Marine megafauna species can be impacted by human activities including industrial and coastal development, ocean plastic pollution, noise, coastal and offshore fisheries, and shipping. However, the true extent of such impacts is unknown because our understanding of their movements is limited.
MegaMove focuses on advancing global knowledge in the field of movement ecology by understanding:
how anthropogenic activities may affect marine megafauna movement, and
how movement data can be used to improve conservation and management
MegaMove aims to unify the voice of the marine movement ecology community by:
collaboratively working with a global network of researchers collecting movement data
compiling and standardising the largest marine megafauna tracking dataset
and UN Ocean Decade
MegaMove is contributing to the goals of the United Nations Decade of Ocean Science for Sustainable Development (2021-2030). This initiative has been proclaimed by the UN to support efforts to reverse ocean declines, focusing on the development of science-informed policy responses to global change by inviting the worldwide ocean community to plan for the next decade in ocean science and technology.
Overlap of marine megafauna
movement with global threats
Migratory marine species are at risk of man-made stressors throughout their lives. We are combining tracked movements of marine megafauna to identify areas with ecologically meaningful behaviours, aiming to estimate overlaps with anthropogenic activities and map risk at global scale.
Threat Index for
We are developing a global index to assess threats to marine megafauna species, taking into consideration the major threats and sub-threats affecting each species. We will combine and expand information from the IUCN with the hundreds of data experts involved in MegaMove to tease out the potential effects of different and cumulative threats across the entire geographical range used by marine megafauna globally.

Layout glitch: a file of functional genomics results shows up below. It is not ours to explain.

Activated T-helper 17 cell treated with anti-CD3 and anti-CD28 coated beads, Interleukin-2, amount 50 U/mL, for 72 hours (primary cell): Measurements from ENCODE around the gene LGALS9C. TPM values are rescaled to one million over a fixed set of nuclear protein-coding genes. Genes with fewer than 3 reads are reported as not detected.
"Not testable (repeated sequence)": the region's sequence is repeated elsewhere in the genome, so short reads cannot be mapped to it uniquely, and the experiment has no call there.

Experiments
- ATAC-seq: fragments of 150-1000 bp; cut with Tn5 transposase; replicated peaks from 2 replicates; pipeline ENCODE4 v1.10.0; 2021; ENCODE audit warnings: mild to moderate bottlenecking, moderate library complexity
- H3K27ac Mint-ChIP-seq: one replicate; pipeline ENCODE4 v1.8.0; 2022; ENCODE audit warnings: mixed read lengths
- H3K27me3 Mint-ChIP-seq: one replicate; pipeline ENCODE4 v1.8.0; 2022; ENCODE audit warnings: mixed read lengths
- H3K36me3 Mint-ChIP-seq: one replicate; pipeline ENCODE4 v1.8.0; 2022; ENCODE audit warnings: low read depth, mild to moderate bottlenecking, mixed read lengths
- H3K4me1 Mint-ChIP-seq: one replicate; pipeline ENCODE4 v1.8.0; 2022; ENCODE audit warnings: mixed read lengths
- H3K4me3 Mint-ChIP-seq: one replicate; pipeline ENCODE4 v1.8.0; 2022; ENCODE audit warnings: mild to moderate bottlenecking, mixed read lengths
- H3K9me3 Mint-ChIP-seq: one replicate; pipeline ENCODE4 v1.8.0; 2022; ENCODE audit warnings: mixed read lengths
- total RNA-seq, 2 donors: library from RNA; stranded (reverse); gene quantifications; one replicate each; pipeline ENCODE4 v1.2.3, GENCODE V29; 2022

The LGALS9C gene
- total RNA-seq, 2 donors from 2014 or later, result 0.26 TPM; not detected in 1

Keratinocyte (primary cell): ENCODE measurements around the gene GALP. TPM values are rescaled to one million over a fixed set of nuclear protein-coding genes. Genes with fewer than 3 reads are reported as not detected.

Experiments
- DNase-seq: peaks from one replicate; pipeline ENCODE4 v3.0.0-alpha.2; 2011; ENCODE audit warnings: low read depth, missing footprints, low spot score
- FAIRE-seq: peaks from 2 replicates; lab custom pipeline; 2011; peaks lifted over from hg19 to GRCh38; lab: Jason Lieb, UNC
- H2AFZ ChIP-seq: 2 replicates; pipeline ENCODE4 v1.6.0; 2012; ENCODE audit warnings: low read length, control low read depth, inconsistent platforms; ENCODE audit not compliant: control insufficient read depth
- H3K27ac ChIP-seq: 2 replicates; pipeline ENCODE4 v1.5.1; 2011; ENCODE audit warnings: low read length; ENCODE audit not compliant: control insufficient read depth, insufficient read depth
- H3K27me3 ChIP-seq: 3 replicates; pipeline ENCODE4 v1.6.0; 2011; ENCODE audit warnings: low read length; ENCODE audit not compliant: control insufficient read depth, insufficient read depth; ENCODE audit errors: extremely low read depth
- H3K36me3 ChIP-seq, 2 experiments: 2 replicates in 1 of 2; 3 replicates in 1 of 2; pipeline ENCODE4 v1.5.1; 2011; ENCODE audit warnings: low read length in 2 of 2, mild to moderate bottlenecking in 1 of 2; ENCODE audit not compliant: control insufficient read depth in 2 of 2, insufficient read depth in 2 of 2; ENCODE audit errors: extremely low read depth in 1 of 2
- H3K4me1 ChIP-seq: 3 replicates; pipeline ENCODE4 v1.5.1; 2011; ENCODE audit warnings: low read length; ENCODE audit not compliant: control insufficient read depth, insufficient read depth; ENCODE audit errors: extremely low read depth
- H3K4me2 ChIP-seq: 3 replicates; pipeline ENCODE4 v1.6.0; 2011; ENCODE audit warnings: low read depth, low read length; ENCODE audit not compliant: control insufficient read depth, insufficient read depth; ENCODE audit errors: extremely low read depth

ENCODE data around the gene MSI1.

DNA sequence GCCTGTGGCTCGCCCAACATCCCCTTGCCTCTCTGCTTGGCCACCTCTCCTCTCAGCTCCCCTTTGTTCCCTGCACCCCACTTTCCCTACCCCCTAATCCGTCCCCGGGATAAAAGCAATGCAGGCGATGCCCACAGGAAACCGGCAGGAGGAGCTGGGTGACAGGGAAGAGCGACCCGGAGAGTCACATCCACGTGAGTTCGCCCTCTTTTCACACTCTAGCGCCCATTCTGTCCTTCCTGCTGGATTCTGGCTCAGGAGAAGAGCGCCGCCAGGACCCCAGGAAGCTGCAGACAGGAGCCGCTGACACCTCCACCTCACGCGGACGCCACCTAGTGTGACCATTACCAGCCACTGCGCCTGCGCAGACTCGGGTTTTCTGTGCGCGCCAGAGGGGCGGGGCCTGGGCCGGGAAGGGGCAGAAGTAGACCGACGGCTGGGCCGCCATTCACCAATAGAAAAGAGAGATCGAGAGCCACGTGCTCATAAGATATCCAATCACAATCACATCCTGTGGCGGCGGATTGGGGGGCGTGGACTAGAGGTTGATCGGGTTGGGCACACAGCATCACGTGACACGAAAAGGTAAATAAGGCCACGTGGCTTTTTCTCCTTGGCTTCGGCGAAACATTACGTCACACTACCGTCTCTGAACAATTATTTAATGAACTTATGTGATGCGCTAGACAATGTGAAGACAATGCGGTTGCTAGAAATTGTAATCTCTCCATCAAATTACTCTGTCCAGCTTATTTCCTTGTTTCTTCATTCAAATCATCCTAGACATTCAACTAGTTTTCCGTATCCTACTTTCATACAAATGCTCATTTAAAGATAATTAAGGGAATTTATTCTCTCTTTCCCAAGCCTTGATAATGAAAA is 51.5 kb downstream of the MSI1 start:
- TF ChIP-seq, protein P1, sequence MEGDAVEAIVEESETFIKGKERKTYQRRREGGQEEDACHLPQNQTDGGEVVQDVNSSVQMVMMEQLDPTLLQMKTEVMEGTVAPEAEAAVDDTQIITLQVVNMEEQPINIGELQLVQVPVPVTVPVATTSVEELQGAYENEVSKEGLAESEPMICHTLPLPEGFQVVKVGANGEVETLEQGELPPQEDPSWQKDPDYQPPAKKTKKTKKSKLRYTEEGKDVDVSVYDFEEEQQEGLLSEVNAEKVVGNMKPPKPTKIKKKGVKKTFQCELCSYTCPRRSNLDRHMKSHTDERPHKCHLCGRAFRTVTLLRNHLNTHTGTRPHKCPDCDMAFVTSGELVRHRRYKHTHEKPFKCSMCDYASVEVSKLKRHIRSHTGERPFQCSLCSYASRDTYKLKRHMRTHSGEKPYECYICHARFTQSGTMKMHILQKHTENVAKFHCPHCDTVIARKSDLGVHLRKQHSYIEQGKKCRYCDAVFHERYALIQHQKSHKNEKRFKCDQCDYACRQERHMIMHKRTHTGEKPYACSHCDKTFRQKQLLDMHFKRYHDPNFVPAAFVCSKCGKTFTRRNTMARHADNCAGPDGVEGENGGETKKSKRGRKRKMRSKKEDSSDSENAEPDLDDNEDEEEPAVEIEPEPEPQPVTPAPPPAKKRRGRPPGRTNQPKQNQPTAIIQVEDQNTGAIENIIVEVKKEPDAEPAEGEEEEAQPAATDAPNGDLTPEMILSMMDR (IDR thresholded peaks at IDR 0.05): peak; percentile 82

in the global ocean
Animal tracking data can be invaluable to assist our understanding of animal movements and provide relevant information that can be incorporated into decision-making. We are focused on understanding the migratory pathways of marine megafauna, teasing out what areas they use for migration or for resident-like behaviours, which can include feeding, resting, or mating.
Global Areas of Ecological
This study will focus on using the many thousands of existing tracking datasets of marine megafauna to identify area of ecological significance at global scale to assess efficacy of existing marine protected areas. Results will reflect conservation challenges on a global scale and provide relevant information for conservation managers.
Conservation and management rely on our knowing where marine megafauna are and what threats they face across their habitat. It is now possible to passively record data on the fine-scale movement and behaviour of marine animals along with the environment it moves through, even in the most remote regions of the world’s oceans. To do this, we temporarily place state-of-the-art electronic sensors, or tags, on marine megafauna. When the animal breaches the surface, these tags transmit the stored data about the animal’s movement and the ocean environment to researchers.